I'm back from Russia and it has been amazing! Not only did I learn a huge amount about another language and culture but I picked up some little known recipes and cooking methods. Part of the challenge was the lack of an oven or toaster; we had 3-6 burners to work with and a limited number of pots and pans. Similarly, when it came to finding ingredients I was left to improvise quite a bit. I wasn't always sure what I was coming home with. But with the ingredients that became available I made it into an interesting culinary and life experience.
About the chicken bit of this recipe -- I've been vegetarian for around 13 years now, more for preference and health reasons than anything else. However, I was cooking for more than one person most of the time and most people want a little meat in their diet. The produkti near our dorms in Moscow carried whole chickens for not a whole lot of cash and this recipe came about. I will admit that I had to have someone else cut up the raw meat and such but the broth added a lot. If you want to skip the chicken just use vegetable broth instead of chicken broth and you can leave out the actual meat -- a lot of people like squash or pumpkin as a filler.
What you need:
a large bottomed, shallowish pot
a small stockpot or very large regular pot
4-6 oz ladel
medium frying pan
apx. 2c arborio rice (gotta be arborio)
3 tbsp vegetable or olive oil
1 medium onion, finely diced
1 1/3c white wine
1 tsp thyme
1/2 tsp sage
2 tbsp oregano
1-2 large chicken breast(s)
1 large lemon
1 1/2c grated parmesan cheese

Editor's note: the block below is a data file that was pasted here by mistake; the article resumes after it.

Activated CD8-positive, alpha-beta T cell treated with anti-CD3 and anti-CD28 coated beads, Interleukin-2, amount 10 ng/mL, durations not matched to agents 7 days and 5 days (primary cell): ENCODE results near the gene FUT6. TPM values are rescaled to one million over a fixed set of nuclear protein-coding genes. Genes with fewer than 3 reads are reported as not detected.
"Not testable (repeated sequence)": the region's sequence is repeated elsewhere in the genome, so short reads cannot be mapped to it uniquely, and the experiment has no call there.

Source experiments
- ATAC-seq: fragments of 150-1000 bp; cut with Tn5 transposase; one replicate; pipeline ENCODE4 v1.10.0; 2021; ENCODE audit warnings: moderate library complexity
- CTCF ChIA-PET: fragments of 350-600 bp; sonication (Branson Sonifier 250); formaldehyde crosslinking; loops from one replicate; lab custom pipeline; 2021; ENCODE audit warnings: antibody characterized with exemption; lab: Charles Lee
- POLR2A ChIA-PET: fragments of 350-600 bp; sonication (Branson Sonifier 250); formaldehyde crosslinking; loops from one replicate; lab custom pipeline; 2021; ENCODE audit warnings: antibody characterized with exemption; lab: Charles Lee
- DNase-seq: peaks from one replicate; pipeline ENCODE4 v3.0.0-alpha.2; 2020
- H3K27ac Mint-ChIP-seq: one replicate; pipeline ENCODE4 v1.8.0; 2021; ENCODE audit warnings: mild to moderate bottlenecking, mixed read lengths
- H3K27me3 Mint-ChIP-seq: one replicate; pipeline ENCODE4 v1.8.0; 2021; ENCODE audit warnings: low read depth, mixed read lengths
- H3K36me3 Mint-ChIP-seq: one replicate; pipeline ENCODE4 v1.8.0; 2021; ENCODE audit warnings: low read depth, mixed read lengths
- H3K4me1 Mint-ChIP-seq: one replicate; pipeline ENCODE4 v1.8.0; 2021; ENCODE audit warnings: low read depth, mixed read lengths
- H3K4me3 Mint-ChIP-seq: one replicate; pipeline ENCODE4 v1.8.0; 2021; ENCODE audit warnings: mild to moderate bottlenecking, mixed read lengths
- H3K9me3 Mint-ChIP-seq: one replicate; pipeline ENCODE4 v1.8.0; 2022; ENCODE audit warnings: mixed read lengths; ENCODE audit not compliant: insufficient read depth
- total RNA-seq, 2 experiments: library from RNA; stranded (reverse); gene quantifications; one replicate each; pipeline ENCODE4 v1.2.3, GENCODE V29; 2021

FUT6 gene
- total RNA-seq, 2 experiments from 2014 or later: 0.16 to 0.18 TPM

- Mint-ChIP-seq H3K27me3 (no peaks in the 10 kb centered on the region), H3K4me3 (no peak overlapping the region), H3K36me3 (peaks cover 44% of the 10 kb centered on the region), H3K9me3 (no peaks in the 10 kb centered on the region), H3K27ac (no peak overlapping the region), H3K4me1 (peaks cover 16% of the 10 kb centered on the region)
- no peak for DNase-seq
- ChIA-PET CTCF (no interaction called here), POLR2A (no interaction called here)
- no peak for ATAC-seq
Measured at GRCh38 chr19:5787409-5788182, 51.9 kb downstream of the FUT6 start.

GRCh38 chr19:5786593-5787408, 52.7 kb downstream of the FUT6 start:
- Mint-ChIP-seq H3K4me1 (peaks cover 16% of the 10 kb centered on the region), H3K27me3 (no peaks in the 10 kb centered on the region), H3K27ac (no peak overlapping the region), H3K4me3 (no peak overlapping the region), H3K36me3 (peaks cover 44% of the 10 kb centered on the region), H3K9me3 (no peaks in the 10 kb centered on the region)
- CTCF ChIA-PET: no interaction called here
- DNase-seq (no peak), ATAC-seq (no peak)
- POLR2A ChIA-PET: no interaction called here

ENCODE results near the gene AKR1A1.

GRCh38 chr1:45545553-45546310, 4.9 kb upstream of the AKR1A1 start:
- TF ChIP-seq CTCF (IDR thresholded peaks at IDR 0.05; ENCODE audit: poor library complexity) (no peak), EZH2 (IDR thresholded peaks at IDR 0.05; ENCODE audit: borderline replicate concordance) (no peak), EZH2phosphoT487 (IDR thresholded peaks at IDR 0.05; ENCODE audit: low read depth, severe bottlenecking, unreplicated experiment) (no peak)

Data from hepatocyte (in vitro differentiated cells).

apx. 3 qt water
4 tbsp salt, or to taste
2 vegetable bouillon cubes
Bring the water in the stock pot to boil; add the salt and bouillon cubes. Cut bite sized pieces off of the chicken breasts, set aside and put the remains (bones with some meat still on them in the stockpot). Let it boil for at least an hour, two or three is ideal but keep an eye on it so it doesn't bubble over.
When the broth tastes right and turns a golden color, turn it to simmer and heat the vegetable oil in the shallow pot over medium heat. Add the onions and cook until translucent; if they begin to brown immediately after hitting the oil it's too hot. Add the arborio rice and stir with a wooden spoon or spatula until it begins to look translucent -- about three minutes. Add 3/4 of the white wine and stir quickly, it will evaporate fast so once the rice looks "creamy" get your ladel and stock ready.
Add one ladel of stock to the rice mixture and stir -- continue stirring gently until most of the liquid is gone and the rice appears creamy rather than soupy. Continue to do this three or four times.
Around the fourth ladel, start preparing the chicken. Heat a bit of vegetable oil in a frying pan over medium heat and add the chicken. Cut the lemon into quarters, remove the seeds and squeeze the juice over the chicken. Throw the rinds in with it. Add the herbs and about a teaspoon of salt, stir with a spatula and cover the skillet with a tight lid. After about five minutes add the remaining white wine and cover again. Get back to the risotto.
Add another ladel of broth -- the rice is done when it's al dente, which takes about 6-8 ladels for this recipe. The only way to really know is to taste it though; it shouldn't be mushy but it also shouldn't be crunchy, good risotto takes about 20-35 minutes total. Just continue adding stock and stirring, stirring, stirring. Check on the chicken and once it's done to your liking remove the lemons, add to the risotto and mix. Ideally, add the chicken before the last ladel of broth goes in.
When all is said and done, serve it hot with parmesan cheese over the top. Some people say to put the cheese over the risotto in the pot and cover for a few minutes but I've found that different people prefer different amounts. It's a long recipe but this has been a crowd pleaser and it's pretty easy to get right!